The problem with a lot of the art that is marketed as "Christian" (and exclusively to Christians), whether fiction or music or the tepid watercolors found adorning the hallways of many churches, is that it just doesn't tell the truth. It doesn't get at the real stuff of life. It's all (in the apt phrase of a former musical collaborator of mine) "Jesus-and-flowers." But that's simply not authentic, and it makes it something other than good art. In fact, it's not just "bad art" - it's propaganda, art designed to manipulate false emotion.
I'm not saying there's no place for "Christian art" (or music or whatever) or that none of it is good - much of it is exceptional! Some of the most amazing melodies and paintings and poetry ever crafted have been written explicitly to the glory of God and for the edification of the Church (Bach, George Herbert, Michaelangelo). But I firmly believe that not every Christian is called to produce "Christian art." (And last time I checked, God isn't interested in marketing strategies or target audiences - His target audience is EVERYBODY.)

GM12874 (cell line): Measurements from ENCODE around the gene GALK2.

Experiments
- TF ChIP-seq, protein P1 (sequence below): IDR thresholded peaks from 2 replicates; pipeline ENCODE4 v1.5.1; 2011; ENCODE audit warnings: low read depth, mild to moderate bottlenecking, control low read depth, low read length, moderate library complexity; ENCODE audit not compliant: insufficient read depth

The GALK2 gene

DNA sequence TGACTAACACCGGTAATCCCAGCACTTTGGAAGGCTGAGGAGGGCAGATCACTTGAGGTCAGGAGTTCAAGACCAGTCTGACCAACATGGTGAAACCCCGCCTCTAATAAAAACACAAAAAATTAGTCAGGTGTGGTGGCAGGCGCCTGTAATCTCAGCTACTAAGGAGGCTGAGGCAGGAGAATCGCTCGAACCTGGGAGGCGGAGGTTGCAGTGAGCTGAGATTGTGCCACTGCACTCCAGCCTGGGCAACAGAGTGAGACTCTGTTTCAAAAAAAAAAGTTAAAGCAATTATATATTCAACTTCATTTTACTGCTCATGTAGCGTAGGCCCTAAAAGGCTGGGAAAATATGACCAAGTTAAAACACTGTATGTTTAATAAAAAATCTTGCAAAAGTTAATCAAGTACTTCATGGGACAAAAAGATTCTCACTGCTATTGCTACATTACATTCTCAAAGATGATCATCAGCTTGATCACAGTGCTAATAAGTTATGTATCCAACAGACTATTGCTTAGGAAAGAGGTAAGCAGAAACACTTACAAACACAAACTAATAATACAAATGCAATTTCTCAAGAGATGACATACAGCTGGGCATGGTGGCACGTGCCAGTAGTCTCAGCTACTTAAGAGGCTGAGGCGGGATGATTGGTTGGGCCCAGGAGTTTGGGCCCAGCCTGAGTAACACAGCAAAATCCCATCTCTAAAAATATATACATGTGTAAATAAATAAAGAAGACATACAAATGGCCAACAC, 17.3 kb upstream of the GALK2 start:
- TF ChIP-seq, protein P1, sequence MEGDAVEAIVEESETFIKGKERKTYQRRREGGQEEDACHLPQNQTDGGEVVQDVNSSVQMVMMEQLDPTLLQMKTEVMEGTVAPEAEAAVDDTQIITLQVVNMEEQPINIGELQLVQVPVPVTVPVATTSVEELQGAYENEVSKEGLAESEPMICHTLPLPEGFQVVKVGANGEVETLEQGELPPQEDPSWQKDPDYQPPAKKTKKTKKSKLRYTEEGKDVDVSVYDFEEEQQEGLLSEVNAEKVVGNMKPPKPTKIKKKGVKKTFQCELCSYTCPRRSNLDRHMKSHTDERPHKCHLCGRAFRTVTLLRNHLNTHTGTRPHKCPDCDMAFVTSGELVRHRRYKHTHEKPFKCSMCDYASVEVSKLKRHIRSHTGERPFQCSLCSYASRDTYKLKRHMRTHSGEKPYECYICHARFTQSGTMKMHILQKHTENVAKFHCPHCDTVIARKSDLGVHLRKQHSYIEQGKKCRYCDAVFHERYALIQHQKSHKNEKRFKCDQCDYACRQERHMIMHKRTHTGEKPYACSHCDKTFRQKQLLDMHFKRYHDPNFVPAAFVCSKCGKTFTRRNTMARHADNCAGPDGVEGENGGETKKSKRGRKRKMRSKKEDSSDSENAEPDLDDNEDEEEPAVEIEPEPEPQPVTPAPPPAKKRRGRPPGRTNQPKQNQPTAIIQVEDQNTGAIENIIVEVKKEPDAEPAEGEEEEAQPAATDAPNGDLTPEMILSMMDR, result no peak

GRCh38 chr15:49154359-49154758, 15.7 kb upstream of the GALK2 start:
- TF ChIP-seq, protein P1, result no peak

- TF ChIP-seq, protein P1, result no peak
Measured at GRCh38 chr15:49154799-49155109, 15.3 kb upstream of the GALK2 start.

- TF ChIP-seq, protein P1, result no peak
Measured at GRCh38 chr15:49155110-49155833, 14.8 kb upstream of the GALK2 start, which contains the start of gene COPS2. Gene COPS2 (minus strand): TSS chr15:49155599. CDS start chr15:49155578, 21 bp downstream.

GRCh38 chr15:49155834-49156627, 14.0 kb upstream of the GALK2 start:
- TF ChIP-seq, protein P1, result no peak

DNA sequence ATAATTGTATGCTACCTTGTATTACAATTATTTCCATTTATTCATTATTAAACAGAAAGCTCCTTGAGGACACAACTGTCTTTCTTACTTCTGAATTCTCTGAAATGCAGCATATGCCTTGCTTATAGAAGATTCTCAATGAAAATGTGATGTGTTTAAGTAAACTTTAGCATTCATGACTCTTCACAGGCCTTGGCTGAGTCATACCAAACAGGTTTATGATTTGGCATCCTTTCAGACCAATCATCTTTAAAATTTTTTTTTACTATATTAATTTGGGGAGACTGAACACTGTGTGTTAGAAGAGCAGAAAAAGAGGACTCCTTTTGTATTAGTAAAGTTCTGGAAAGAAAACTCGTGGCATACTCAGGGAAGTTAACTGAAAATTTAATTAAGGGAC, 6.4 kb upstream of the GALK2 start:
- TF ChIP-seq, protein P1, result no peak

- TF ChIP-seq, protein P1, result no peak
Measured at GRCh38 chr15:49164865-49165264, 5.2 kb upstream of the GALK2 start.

So for what it's worth, I hope you will experience "release" from any obstacle to your writing. Whatever story you have to tell, it is something God has gifted you for and placed within you. Don't allow the conventions and sensitivities of the "Christian sub-culture" to abort what He wants to bring it to birth in you.